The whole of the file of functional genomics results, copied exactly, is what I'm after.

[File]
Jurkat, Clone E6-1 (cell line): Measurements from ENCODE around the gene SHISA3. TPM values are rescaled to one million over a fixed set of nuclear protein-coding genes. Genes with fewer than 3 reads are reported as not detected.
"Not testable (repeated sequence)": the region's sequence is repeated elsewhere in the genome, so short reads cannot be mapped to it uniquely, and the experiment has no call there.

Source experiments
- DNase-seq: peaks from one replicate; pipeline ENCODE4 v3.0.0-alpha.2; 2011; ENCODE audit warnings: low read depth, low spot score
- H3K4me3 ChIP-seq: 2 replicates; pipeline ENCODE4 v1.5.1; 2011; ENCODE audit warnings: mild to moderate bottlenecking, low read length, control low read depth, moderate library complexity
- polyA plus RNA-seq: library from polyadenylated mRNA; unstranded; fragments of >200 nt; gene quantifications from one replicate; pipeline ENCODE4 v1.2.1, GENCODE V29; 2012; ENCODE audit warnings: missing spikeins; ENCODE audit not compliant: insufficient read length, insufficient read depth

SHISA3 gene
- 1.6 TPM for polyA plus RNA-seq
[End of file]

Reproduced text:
Jurkat, Clone E6-1 (cell line): Measurements from ENCODE around the gene SHISA3. TPM values are rescaled to one million over a fixed set of nuclear protein-coding genes. Genes with fewer than 3 reads are reported as not detected.
"Not testable (repeated sequence)": the region's sequence is repeated elsewhere in the genome, so short reads cannot be mapped to it uniquely, and the experiment has no call there.

Source experiments
- DNase-seq: peaks from one replicate; pipeline ENCODE4 v3.0.0-alpha.2; 2011; ENCODE audit warnings: low read depth, low spot score
- H3K4me3 ChIP-seq: 2 replicates; pipeline ENCODE4 v1.5.1; 2011; ENCODE audit warnings: mild to moderate bottlenecking, low read length, control low read depth, moderate library complexity
- polyA plus RNA-seq: library from polyadenylated mRNA; unstranded; fragments of >200 nt; gene quantifications from one replicate; pipeline ENCODE4 v1.2.1, GENCODE V29; 2012; ENCODE audit warnings: missing spikeins; ENCODE audit not compliant: insufficient read length, insufficient read depth

SHISA3 gene
- 1.6 TPM for polyA plus RNA-seq